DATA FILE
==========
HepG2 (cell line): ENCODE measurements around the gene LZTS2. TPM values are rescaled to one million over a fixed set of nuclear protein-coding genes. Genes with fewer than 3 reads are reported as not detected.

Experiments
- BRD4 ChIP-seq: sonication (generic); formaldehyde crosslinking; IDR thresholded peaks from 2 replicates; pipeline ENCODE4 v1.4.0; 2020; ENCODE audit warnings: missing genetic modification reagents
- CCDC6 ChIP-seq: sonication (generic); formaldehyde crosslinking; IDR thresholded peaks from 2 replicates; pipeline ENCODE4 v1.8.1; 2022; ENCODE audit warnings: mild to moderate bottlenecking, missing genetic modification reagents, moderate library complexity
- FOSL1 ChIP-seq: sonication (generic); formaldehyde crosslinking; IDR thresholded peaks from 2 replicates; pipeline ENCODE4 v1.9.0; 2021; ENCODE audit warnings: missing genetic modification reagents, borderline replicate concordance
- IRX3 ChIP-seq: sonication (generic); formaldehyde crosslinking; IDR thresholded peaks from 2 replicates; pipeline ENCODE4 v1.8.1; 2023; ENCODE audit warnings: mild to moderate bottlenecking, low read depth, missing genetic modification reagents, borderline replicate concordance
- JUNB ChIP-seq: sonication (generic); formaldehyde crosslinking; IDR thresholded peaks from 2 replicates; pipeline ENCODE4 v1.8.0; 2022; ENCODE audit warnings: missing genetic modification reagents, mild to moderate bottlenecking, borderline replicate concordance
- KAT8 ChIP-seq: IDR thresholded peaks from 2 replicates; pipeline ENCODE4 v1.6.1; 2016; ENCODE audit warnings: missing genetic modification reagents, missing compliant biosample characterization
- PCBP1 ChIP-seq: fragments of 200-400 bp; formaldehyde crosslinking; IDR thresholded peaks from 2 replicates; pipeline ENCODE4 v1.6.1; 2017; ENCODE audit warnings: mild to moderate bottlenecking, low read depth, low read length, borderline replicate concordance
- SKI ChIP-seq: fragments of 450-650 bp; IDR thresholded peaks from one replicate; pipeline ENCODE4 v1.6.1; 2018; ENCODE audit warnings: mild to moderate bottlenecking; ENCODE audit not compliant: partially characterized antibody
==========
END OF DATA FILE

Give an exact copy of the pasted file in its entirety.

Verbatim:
HepG2 (cell line): ENCODE measurements around the gene LZTS2. TPM values are rescaled to one million over a fixed set of nuclear protein-coding genes. Genes with fewer than 3 reads are reported as not detected.

Experiments
- BRD4 ChIP-seq: sonication (generic); formaldehyde crosslinking; IDR thresholded peaks from 2 replicates; pipeline ENCODE4 v1.4.0; 2020; ENCODE audit warnings: missing genetic modification reagents
- CCDC6 ChIP-seq: sonication (generic); formaldehyde crosslinking; IDR thresholded peaks from 2 replicates; pipeline ENCODE4 v1.8.1; 2022; ENCODE audit warnings: mild to moderate bottlenecking, missing genetic modification reagents, moderate library complexity
- FOSL1 ChIP-seq: sonication (generic); formaldehyde crosslinking; IDR thresholded peaks from 2 replicates; pipeline ENCODE4 v1.9.0; 2021; ENCODE audit warnings: missing genetic modification reagents, borderline replicate concordance
- IRX3 ChIP-seq: sonication (generic); formaldehyde crosslinking; IDR thresholded peaks from 2 replicates; pipeline ENCODE4 v1.8.1; 2023; ENCODE audit warnings: mild to moderate bottlenecking, low read depth, missing genetic modification reagents, borderline replicate concordance
- JUNB ChIP-seq: sonication (generic); formaldehyde crosslinking; IDR thresholded peaks from 2 replicates; pipeline ENCODE4 v1.8.0; 2022; ENCODE audit warnings: missing genetic modification reagents, mild to moderate bottlenecking, borderline replicate concordance
- KAT8 ChIP-seq: IDR thresholded peaks from 2 replicates; pipeline ENCODE4 v1.6.1; 2016; ENCODE audit warnings: missing genetic modification reagents, missing compliant biosample characterization
- PCBP1 ChIP-seq: fragments of 200-400 bp; formaldehyde crosslinking; IDR thresholded peaks from 2 replicates; pipeline ENCODE4 v1.6.1; 2017; ENCODE audit warnings: mild to moderate bottlenecking, low read depth, low read length, borderline replicate concordance
- SKI ChIP-seq: fragments of 450-650 bp; IDR thresholded peaks from one replicate; pipeline ENCODE4 v1.6.1; 2018; ENCODE audit warnings: mild to moderate bottlenecking; ENCODE audit not compliant: partially characterized antibody